Repetition is the key to success regardless of what you may teach your autistic child. Children with autism learn at their own pace. So, it may be a while before your child starts to point independently as a way of communicating. So repeat the process as frequently as possible (without frustrating the child).
Also, incorporate pointing into their daily routine. Don’t get fazed by the resistance. Instead, keep a strong resolve and repeat until your child learns to point. Don’t forget to encourage them and offer praise every time they manage to point toward an object. A little appreciation can go a long way!
Positive reinforcement is one of the best behavior management strategies. A great time to reinforce pointing for your autistic child is when they want something from you. For instance, if your child wants a cookie and is dragging you towards the jar, stop to point at the cookie and say, “COOKIE. ” Take their hand and help them point at the cookie. Offer them the cookie only when they have pointed towards it successfully, even if it was with your help.
Children with autism also strive toward routine. So, when you try to teach them something new, like to point, it is a good idea to incorporate it into their routine. This way, they will know what to expect and do. Set a certain time to practice pointing daily but don’t stop there. You can also take advantage of other activities like mealtime and playtime to reinforce the habit of pointing.
Research suggests the ability to point may be an indicator of communication development in children. According to a study that examines the relationship between gestures and vocabulary in children with autism at different language stages:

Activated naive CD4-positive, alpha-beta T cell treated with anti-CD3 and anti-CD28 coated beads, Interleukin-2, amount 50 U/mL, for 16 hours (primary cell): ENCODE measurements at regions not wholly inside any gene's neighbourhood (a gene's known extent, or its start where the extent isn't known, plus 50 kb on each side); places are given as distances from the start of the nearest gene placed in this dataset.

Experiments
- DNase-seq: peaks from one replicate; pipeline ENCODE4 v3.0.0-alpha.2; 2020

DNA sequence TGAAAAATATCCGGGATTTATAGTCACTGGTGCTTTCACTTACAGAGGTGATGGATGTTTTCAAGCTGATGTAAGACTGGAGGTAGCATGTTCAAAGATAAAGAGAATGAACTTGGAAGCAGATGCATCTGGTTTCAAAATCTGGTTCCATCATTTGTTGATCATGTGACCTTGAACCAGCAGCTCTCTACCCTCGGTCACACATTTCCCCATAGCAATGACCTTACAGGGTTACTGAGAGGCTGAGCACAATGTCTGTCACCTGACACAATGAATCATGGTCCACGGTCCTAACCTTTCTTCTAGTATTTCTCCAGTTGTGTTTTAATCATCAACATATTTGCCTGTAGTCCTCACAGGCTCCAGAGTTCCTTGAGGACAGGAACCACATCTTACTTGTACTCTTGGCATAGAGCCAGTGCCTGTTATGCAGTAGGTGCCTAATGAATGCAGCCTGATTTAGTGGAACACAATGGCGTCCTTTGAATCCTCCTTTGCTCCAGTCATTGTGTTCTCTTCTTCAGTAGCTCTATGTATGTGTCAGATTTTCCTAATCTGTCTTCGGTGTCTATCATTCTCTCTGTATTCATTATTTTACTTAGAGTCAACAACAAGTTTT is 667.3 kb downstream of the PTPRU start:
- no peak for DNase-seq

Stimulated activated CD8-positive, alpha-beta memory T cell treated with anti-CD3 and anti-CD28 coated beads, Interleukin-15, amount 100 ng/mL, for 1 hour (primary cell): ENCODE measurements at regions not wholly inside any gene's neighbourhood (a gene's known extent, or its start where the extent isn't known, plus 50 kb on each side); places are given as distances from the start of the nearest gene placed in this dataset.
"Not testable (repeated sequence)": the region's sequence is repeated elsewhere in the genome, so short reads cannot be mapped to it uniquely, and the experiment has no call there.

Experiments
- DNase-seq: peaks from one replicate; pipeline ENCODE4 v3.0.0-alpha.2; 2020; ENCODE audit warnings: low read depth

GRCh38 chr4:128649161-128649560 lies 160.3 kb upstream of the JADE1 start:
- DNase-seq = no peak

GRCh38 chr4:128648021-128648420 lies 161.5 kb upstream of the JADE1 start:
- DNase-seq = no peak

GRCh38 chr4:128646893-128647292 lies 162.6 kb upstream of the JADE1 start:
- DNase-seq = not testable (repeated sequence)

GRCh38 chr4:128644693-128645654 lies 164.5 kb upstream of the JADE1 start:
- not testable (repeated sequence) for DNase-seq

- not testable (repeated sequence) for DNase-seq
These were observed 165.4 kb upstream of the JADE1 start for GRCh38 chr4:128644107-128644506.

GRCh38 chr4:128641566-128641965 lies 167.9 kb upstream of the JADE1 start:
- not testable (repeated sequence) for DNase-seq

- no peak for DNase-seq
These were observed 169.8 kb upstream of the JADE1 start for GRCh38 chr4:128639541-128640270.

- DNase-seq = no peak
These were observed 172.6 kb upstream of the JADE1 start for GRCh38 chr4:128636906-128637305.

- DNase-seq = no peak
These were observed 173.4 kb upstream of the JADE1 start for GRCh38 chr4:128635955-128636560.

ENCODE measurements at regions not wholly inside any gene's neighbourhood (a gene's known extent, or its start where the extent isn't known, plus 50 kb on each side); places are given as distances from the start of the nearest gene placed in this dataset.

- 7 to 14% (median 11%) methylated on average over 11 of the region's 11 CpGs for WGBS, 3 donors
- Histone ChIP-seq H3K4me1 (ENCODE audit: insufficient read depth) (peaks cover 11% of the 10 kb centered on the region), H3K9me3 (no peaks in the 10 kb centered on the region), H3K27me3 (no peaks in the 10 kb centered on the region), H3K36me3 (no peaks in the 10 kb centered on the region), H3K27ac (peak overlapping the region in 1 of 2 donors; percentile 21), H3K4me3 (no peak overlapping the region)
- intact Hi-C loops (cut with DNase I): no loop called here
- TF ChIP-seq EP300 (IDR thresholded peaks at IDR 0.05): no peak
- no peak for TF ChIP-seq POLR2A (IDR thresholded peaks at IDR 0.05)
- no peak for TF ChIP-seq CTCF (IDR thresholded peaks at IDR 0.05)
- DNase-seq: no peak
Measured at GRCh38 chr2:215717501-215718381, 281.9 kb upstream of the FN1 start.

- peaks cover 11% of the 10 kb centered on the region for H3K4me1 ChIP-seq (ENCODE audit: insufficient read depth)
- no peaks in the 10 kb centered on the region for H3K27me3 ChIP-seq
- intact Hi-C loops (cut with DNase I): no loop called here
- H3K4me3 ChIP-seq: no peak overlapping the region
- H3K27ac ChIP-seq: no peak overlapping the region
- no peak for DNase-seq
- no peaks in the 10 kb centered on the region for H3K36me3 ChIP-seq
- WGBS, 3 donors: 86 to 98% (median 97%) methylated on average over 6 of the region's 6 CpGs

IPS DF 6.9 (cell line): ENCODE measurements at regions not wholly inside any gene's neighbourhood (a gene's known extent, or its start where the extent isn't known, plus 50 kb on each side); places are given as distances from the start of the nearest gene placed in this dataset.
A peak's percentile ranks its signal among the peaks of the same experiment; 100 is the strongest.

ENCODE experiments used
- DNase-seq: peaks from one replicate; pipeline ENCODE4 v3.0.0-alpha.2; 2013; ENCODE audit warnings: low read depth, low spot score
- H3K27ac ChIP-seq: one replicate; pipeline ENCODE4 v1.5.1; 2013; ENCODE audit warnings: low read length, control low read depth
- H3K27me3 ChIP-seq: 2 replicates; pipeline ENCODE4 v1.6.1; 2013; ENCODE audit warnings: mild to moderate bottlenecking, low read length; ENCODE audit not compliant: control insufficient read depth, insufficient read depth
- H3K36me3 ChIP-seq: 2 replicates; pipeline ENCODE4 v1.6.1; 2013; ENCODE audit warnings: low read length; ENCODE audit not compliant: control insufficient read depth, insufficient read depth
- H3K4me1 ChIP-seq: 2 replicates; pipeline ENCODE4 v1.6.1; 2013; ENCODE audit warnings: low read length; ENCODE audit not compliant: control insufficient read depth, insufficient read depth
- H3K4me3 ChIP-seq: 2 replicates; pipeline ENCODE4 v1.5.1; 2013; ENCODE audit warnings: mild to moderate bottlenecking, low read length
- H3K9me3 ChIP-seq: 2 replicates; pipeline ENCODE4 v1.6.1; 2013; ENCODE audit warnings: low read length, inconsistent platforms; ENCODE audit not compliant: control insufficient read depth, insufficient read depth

“gestures show different developmental features at different stages of language development in children with ASD. The findings show that declarative deictic gestures and conventional/pantomime gestures may play a significant role in vocabulary development in children with ASD. ”
Learning to point can help your autistic child communicate in a better way, thus reducing frustration and anxiety. So, now that you know how to teach pointing to an autistic child make sure you take the time to teach this essential skill to your child. It’ll improve their communication skills, social interaction, and overall quality of life!
Vincenza De Falco is an Autism & Learning Disabilities (LD) specialist coach with extensive experience working with young people with various needs in different settings. Her passion for Autism & LD started as a volunteer at a multi-functional provision for Autism while studying for a BA in Theatre, Education, and Deaf Studies.
Throughout her career, Vincenza continues her professional development alongside working within numerous support and leadership roles in education and charities. Having gained Level 3 in Speech and Language Support, HLTA qualification, Level 3 Award in Education and Training, and Level 3 CMI Coaching qualification, Vincenza has furthered her expertise in Autism & LD.
Entering the Third Sector as a Project Manager developing and delivering a specialist NEET program, she subsequently joined ThinkForward’s newest venture DFN MoveForward, supporting young people with Autism & LD to successfully transition from education into paid employment. Through 1:1 coaching, family support, and training employers to become disability confident, Vincenza builds bespoke programs for young people with work readiness and employment goals. Through Vincenza’s passion for creating systemic change in Disability and employment, she forms part of the successful partnership running the DFN Project Search Supported Internship at Moorfields Eye Hospital.